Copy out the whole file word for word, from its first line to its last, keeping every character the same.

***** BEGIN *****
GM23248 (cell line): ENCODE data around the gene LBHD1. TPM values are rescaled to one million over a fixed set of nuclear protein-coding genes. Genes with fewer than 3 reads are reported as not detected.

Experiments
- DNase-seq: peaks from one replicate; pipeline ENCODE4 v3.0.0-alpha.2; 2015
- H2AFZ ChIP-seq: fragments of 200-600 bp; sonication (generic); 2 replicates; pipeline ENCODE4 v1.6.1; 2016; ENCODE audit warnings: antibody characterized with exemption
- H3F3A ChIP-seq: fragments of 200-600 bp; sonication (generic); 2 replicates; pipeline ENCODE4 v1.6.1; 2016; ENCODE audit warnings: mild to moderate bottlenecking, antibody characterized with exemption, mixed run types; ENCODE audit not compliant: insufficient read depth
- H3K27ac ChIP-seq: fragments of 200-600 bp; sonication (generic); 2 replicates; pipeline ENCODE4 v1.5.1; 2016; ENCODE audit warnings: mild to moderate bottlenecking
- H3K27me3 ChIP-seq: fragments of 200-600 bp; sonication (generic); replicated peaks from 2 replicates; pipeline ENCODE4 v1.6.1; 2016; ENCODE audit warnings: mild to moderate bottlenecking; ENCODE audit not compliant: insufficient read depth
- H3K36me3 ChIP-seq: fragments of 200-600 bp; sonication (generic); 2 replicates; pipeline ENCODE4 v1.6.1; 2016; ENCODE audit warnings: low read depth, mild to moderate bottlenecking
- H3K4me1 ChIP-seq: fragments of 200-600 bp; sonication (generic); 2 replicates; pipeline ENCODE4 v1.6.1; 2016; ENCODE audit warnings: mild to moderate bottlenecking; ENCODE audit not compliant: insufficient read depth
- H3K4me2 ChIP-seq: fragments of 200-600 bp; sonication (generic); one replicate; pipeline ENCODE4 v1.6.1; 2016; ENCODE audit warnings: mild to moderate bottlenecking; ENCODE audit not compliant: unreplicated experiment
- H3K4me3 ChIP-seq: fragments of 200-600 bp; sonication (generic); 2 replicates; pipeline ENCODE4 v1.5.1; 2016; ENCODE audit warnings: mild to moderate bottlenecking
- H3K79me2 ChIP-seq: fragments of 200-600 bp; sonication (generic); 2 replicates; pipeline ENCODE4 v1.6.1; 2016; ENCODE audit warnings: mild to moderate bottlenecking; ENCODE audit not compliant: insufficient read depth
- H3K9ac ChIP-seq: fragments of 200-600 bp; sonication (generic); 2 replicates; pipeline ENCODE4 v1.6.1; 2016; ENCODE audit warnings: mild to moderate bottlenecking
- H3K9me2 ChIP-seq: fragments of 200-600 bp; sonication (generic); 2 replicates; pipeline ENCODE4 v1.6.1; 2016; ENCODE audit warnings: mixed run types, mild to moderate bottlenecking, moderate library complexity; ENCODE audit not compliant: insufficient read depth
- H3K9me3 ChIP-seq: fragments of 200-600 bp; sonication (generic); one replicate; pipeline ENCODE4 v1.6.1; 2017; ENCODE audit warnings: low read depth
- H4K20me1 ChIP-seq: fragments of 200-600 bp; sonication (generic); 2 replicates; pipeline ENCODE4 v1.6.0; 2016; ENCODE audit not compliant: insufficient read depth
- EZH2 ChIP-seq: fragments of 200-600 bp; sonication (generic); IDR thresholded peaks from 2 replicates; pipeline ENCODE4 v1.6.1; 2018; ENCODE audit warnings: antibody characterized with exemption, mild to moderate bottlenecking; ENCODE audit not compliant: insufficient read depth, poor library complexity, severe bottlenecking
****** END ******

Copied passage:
GM23248 (cell line): ENCODE data around the gene LBHD1. TPM values are rescaled to one million over a fixed set of nuclear protein-coding genes. Genes with fewer than 3 reads are reported as not detected.

Experiments
- DNase-seq: peaks from one replicate; pipeline ENCODE4 v3.0.0-alpha.2; 2015
- H2AFZ ChIP-seq: fragments of 200-600 bp; sonication (generic); 2 replicates; pipeline ENCODE4 v1.6.1; 2016; ENCODE audit warnings: antibody characterized with exemption
- H3F3A ChIP-seq: fragments of 200-600 bp; sonication (generic); 2 replicates; pipeline ENCODE4 v1.6.1; 2016; ENCODE audit warnings: mild to moderate bottlenecking, antibody characterized with exemption, mixed run types; ENCODE audit not compliant: insufficient read depth
- H3K27ac ChIP-seq: fragments of 200-600 bp; sonication (generic); 2 replicates; pipeline ENCODE4 v1.5.1; 2016; ENCODE audit warnings: mild to moderate bottlenecking
- H3K27me3 ChIP-seq: fragments of 200-600 bp; sonication (generic); replicated peaks from 2 replicates; pipeline ENCODE4 v1.6.1; 2016; ENCODE audit warnings: mild to moderate bottlenecking; ENCODE audit not compliant: insufficient read depth
- H3K36me3 ChIP-seq: fragments of 200-600 bp; sonication (generic); 2 replicates; pipeline ENCODE4 v1.6.1; 2016; ENCODE audit warnings: low read depth, mild to moderate bottlenecking
- H3K4me1 ChIP-seq: fragments of 200-600 bp; sonication (generic); 2 replicates; pipeline ENCODE4 v1.6.1; 2016; ENCODE audit warnings: mild to moderate bottlenecking; ENCODE audit not compliant: insufficient read depth
- H3K4me2 ChIP-seq: fragments of 200-600 bp; sonication (generic); one replicate; pipeline ENCODE4 v1.6.1; 2016; ENCODE audit warnings: mild to moderate bottlenecking; ENCODE audit not compliant: unreplicated experiment
- H3K4me3 ChIP-seq: fragments of 200-600 bp; sonication (generic); 2 replicates; pipeline ENCODE4 v1.5.1; 2016; ENCODE audit warnings: mild to moderate bottlenecking
- H3K79me2 ChIP-seq: fragments of 200-600 bp; sonication (generic); 2 replicates; pipeline ENCODE4 v1.6.1; 2016; ENCODE audit warnings: mild to moderate bottlenecking; ENCODE audit not compliant: insufficient read depth
- H3K9ac ChIP-seq: fragments of 200-600 bp; sonication (generic); 2 replicates; pipeline ENCODE4 v1.6.1; 2016; ENCODE audit warnings: mild to moderate bottlenecking
- H3K9me2 ChIP-seq: fragments of 200-600 bp; sonication (generic); 2 replicates; pipeline ENCODE4 v1.6.1; 2016; ENCODE audit warnings: mixed run types, mild to moderate bottlenecking, moderate library complexity; ENCODE audit not compliant: insufficient read depth
- H3K9me3 ChIP-seq: fragments of 200-600 bp; sonication (generic); one replicate; pipeline ENCODE4 v1.6.1; 2017; ENCODE audit warnings: low read depth
- H4K20me1 ChIP-seq: fragments of 200-600 bp; sonication (generic); 2 replicates; pipeline ENCODE4 v1.6.0; 2016; ENCODE audit not compliant: insufficient read depth
- EZH2 ChIP-seq: fragments of 200-600 bp; sonication (generic); IDR thresholded peaks from 2 replicates; pipeline ENCODE4 v1.6.1; 2018; ENCODE audit warnings: antibody characterized with exemption, mild to moderate bottlenecking; ENCODE audit not compliant: insufficient read depth, poor library complexity, severe bottlenecking